University Graduate Attributes
This course will provide students with an opportunity to develop the Graduate Attribute(s) specified below:
University Graduate Attribute Course Learning Outcome(s) Deep discipline knowledge
- informed and infused by cutting edge research, scaffolded throughout their program of studies
- acquired from personal interaction with research active educators, from year 1
- accredited or validated against national or international standards (for relevant programs)
1-4 Critical thinking and problem solving
- steeped in research methods and rigor
- based on empirical evidence and the scientific approach to knowledge development
- demonstrated through appropriate and relevant assessment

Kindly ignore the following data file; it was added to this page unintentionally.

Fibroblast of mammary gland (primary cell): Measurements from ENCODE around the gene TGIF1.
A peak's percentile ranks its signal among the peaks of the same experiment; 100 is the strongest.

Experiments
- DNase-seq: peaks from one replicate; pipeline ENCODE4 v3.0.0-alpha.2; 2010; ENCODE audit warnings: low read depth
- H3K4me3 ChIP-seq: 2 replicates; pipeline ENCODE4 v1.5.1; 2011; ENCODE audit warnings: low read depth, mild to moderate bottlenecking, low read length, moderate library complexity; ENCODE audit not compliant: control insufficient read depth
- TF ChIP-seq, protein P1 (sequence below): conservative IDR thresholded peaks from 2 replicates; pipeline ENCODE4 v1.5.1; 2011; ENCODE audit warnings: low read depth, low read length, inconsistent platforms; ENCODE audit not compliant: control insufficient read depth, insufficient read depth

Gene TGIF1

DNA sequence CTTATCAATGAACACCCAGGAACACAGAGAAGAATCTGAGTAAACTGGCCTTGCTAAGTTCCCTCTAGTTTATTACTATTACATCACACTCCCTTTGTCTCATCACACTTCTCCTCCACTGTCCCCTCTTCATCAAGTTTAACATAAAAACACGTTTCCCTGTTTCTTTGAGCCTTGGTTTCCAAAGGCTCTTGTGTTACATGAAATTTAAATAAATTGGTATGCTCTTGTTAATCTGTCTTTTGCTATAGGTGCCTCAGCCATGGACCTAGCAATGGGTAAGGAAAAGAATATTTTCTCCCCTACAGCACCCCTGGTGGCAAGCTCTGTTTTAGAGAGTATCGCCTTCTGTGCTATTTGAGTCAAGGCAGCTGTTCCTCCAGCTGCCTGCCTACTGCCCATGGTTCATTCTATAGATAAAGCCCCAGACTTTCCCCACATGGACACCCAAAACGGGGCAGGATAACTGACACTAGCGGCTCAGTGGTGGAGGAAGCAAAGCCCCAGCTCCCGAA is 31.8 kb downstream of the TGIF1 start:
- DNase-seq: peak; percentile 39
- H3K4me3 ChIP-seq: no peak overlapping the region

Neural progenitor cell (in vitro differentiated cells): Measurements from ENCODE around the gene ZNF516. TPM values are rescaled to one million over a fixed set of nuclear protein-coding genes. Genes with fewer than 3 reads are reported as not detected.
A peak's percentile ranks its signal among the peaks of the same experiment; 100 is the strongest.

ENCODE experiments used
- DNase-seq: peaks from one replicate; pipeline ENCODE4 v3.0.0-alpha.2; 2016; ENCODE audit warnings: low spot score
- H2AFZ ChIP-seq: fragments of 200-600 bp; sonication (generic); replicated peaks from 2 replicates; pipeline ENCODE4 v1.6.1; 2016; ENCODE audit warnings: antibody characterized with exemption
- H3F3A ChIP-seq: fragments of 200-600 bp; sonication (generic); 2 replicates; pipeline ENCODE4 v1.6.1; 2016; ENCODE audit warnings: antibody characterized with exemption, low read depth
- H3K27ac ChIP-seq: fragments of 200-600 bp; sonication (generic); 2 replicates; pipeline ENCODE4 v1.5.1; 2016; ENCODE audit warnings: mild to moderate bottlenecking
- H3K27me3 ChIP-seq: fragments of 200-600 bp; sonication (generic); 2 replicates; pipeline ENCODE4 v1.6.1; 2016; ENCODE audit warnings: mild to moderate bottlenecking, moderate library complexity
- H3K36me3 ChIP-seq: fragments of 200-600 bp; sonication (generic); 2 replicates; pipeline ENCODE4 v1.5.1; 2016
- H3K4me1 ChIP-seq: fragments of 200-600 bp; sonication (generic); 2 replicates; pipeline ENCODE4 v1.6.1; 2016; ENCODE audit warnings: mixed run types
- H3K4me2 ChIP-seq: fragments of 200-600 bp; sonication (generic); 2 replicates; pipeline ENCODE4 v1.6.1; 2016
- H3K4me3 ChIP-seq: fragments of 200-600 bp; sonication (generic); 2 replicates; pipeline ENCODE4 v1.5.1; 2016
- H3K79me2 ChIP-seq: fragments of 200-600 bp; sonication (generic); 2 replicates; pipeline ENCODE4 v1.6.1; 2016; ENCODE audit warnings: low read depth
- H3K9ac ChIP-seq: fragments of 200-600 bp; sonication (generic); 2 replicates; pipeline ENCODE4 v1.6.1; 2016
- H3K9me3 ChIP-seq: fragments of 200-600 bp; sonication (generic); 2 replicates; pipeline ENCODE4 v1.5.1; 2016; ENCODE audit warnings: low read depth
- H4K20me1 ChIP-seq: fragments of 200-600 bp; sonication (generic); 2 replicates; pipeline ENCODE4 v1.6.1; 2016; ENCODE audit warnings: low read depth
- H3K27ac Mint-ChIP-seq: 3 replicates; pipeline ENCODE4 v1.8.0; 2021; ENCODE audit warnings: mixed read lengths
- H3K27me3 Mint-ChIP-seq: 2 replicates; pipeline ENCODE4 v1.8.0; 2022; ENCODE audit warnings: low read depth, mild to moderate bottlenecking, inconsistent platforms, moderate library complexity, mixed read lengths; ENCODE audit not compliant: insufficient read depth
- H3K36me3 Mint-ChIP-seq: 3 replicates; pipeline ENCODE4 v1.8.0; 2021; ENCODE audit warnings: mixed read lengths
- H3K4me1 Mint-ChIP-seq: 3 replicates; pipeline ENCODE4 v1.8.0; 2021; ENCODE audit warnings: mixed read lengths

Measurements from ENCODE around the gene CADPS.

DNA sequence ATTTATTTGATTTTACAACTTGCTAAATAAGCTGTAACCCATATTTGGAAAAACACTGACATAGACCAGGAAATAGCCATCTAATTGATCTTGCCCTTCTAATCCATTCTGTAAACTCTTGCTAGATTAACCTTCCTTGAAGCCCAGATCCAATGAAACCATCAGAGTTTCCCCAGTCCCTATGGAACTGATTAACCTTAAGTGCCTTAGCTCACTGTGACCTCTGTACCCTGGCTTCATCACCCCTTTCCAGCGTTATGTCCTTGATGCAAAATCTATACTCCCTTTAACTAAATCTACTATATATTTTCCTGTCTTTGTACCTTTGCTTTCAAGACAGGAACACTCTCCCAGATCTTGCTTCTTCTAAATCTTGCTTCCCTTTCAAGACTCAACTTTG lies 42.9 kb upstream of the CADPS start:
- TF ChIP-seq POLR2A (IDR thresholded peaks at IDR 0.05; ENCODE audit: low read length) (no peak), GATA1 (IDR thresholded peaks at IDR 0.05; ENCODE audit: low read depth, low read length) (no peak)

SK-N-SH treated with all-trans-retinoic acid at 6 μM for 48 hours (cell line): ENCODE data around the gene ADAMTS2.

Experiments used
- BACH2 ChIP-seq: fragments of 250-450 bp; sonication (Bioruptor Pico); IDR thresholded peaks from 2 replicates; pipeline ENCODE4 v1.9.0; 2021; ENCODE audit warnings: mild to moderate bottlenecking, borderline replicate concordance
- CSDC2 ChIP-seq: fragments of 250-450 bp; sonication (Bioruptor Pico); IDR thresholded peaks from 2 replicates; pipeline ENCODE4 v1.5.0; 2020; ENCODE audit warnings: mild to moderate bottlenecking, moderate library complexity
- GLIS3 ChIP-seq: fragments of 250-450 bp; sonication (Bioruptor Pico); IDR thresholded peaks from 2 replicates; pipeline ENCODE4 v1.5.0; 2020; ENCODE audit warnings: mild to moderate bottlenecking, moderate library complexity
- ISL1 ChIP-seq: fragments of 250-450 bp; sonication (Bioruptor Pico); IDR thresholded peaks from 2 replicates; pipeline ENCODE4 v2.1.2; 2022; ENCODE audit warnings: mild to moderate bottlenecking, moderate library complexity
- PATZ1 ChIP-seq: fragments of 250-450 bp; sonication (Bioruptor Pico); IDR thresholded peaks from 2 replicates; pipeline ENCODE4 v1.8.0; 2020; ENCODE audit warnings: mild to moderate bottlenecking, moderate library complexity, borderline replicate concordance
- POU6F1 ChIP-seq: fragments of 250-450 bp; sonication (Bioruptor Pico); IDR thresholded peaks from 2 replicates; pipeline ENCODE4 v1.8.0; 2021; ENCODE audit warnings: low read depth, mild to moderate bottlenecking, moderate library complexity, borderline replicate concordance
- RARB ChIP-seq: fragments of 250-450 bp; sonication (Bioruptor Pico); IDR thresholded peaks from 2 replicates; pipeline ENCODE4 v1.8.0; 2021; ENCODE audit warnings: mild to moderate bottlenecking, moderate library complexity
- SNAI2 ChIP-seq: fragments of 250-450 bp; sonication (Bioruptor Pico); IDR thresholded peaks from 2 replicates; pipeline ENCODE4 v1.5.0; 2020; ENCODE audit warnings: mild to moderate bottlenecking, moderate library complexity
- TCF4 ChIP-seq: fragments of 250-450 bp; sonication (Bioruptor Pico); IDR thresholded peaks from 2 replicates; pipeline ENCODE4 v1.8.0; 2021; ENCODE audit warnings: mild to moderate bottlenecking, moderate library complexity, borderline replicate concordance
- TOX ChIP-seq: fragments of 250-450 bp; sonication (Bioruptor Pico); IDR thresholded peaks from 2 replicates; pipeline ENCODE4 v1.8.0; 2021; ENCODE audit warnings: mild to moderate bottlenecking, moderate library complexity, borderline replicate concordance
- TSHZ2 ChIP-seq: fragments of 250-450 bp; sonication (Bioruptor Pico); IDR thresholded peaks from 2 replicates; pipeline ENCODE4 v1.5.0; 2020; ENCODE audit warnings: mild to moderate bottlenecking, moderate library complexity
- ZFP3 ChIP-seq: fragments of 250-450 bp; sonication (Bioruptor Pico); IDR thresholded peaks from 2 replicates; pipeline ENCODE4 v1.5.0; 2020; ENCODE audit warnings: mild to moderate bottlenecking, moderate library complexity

1-4 Teamwork and communication skills
- developed from, with, and via the SGDE
- honed through assessment and practice throughout the program of studies
- encouraged and valued in all aspects of learning
1-4 Career and leadership readiness
- technology savvy
- professional and, where relevant, fully accredited
- forward thinking and well informed
- tested and validated by work based experiences
1-4 Intercultural and ethical competency
- adept at operating in other cultures
- comfortable with different nationalities and social contexts
- able to determine and contribute to desirable social outcomes
- demonstrated by study abroad or with an understanding of indigenous knowledges
1-4 Self-awareness and emotional intelligence
- a capacity for self-reflection and a willingness to engage in self-appraisal
- open to objective and constructive feedback from supervisors and peers